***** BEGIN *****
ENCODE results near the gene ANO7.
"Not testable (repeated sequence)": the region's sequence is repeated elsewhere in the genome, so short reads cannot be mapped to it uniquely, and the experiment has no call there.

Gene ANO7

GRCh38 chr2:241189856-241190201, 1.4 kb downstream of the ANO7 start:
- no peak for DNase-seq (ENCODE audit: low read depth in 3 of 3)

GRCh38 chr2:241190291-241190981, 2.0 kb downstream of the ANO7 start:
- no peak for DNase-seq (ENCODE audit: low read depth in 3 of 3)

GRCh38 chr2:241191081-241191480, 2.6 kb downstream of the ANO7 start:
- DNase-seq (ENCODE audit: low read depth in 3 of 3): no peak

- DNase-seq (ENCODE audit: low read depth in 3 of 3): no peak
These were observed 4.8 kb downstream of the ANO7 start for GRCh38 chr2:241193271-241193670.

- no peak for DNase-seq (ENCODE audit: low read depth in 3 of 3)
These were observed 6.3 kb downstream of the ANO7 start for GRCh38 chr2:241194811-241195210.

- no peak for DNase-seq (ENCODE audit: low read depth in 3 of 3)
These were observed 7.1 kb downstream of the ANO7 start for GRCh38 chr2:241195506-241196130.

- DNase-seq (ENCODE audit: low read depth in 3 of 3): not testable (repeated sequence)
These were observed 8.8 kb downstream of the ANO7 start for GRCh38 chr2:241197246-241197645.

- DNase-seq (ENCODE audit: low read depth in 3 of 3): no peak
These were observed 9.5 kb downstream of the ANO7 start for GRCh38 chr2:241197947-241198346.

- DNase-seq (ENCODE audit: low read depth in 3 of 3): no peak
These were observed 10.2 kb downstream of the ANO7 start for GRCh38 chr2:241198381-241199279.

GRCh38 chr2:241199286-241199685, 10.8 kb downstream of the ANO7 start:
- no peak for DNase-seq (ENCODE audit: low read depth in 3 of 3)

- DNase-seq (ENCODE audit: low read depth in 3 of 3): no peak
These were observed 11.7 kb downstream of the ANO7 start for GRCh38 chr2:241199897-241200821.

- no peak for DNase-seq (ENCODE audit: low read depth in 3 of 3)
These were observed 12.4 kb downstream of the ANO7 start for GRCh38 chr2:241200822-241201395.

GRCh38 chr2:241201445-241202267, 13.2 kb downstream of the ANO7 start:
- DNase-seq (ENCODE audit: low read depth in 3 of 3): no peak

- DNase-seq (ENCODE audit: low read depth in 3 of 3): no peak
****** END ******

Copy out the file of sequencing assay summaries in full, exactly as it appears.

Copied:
ENCODE results near the gene ANO7.
"Not testable (repeated sequence)": the region's sequence is repeated elsewhere in the genome, so short reads cannot be mapped to it uniquely, and the experiment has no call there.

Gene ANO7

GRCh38 chr2:241189856-241190201, 1.4 kb downstream of the ANO7 start:
- no peak for DNase-seq (ENCODE audit: low read depth in 3 of 3)

GRCh38 chr2:241190291-241190981, 2.0 kb downstream of the ANO7 start:
- no peak for DNase-seq (ENCODE audit: low read depth in 3 of 3)

GRCh38 chr2:241191081-241191480, 2.6 kb downstream of the ANO7 start:
- DNase-seq (ENCODE audit: low read depth in 3 of 3): no peak

- DNase-seq (ENCODE audit: low read depth in 3 of 3): no peak
These were observed 4.8 kb downstream of the ANO7 start for GRCh38 chr2:241193271-241193670.

- no peak for DNase-seq (ENCODE audit: low read depth in 3 of 3)
These were observed 6.3 kb downstream of the ANO7 start for GRCh38 chr2:241194811-241195210.

- no peak for DNase-seq (ENCODE audit: low read depth in 3 of 3)
These were observed 7.1 kb downstream of the ANO7 start for GRCh38 chr2:241195506-241196130.

- DNase-seq (ENCODE audit: low read depth in 3 of 3): not testable (repeated sequence)
These were observed 8.8 kb downstream of the ANO7 start for GRCh38 chr2:241197246-241197645.

- DNase-seq (ENCODE audit: low read depth in 3 of 3): no peak
These were observed 9.5 kb downstream of the ANO7 start for GRCh38 chr2:241197947-241198346.

- DNase-seq (ENCODE audit: low read depth in 3 of 3): no peak
These were observed 10.2 kb downstream of the ANO7 start for GRCh38 chr2:241198381-241199279.

GRCh38 chr2:241199286-241199685, 10.8 kb downstream of the ANO7 start:
- no peak for DNase-seq (ENCODE audit: low read depth in 3 of 3)

- DNase-seq (ENCODE audit: low read depth in 3 of 3): no peak
These were observed 11.7 kb downstream of the ANO7 start for GRCh38 chr2:241199897-241200821.

- no peak for DNase-seq (ENCODE audit: low read depth in 3 of 3)
These were observed 12.4 kb downstream of the ANO7 start for GRCh38 chr2:241200822-241201395.

GRCh38 chr2:241201445-241202267, 13.2 kb downstream of the ANO7 start:
- DNase-seq (ENCODE audit: low read depth in 3 of 3): no peak

- DNase-seq (ENCODE audit: low read depth in 3 of 3): no peak